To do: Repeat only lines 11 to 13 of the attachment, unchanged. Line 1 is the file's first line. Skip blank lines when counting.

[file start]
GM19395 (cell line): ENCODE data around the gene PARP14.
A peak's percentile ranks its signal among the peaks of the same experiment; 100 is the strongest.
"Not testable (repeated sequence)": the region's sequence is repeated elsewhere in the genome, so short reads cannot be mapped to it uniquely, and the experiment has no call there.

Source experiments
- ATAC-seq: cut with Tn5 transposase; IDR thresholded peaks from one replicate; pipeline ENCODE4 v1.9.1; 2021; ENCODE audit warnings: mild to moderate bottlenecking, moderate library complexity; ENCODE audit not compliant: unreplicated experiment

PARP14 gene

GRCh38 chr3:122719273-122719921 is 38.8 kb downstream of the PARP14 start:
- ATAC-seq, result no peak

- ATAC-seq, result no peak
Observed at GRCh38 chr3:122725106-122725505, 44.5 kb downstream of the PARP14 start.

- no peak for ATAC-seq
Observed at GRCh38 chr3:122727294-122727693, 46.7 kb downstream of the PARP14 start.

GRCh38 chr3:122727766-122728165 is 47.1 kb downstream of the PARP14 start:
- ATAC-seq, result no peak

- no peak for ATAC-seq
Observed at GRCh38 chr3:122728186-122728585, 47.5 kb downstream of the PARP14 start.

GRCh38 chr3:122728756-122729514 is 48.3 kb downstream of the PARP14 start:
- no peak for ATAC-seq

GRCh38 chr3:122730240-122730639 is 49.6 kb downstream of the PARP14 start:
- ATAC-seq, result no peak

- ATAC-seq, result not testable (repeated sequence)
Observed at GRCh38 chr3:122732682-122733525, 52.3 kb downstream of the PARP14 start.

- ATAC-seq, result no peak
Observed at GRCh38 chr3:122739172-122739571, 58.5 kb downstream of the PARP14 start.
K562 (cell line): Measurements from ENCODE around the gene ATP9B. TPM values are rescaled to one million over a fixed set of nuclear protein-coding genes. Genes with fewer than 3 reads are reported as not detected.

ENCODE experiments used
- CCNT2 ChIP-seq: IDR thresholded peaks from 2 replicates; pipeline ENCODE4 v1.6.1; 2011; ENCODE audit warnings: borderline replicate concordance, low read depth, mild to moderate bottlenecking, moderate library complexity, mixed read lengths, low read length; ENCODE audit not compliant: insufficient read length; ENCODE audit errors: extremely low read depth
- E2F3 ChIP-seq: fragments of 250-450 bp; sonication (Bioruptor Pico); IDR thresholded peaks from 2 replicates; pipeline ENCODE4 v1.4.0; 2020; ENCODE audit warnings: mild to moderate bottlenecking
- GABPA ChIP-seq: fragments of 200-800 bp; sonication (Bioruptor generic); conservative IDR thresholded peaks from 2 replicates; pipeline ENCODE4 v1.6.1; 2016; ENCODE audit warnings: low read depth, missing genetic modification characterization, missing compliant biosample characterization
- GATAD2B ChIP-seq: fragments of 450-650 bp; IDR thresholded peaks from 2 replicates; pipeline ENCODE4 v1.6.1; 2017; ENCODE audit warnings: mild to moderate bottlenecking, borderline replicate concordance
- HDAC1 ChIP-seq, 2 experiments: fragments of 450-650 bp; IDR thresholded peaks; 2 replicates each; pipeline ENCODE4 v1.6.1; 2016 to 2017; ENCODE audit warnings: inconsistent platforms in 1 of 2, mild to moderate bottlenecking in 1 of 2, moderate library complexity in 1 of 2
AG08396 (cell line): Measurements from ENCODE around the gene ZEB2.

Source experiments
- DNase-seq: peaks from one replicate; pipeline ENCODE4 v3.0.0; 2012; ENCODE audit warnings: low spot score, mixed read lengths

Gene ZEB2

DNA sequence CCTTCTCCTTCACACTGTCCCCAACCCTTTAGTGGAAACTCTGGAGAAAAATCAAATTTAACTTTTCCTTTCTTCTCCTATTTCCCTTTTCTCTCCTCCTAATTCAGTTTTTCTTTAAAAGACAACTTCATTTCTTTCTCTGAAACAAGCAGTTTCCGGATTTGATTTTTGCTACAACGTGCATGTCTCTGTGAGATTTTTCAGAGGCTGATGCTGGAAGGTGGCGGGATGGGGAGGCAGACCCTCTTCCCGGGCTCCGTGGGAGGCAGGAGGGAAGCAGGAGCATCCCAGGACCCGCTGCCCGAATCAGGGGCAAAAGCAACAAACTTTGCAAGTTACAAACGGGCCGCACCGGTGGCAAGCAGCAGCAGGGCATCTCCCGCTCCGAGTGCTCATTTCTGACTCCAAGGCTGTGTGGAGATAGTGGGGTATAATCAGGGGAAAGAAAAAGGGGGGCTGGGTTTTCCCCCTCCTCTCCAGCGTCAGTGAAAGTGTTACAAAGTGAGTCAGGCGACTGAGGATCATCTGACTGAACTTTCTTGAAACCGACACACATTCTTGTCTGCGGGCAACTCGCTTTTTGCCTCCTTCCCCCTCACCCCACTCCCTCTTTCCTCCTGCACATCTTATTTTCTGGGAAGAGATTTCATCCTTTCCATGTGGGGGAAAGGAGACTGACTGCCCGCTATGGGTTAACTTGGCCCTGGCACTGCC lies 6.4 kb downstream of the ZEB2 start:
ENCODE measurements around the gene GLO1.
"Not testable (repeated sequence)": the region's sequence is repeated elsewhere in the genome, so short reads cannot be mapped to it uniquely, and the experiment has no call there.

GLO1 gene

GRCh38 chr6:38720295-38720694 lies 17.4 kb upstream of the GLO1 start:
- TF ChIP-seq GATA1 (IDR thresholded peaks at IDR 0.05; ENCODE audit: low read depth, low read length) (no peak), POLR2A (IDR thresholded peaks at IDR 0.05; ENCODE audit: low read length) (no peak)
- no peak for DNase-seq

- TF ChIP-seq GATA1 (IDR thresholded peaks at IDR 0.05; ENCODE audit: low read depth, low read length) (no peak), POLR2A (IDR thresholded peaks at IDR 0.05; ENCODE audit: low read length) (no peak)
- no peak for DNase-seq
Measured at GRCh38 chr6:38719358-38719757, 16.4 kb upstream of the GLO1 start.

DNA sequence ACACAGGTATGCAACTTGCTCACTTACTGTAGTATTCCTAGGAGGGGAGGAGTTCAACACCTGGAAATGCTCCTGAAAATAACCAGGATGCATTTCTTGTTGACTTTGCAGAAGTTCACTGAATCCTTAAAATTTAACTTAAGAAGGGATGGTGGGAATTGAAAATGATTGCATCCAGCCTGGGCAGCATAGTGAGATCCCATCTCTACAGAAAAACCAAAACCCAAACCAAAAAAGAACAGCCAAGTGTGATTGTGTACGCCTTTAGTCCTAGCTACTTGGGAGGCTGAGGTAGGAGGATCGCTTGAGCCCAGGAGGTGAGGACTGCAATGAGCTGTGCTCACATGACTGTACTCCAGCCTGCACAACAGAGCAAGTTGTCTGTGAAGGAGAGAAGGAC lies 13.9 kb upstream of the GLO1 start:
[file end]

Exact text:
- no peak for ATAC-seq
Observed at GRCh38 chr3:122727294-122727693, 46.7 kb downstream of the PARP14 start.

GRCh38 chr3:122727766-122728165 is 47.1 kb downstream of the PARP14 start: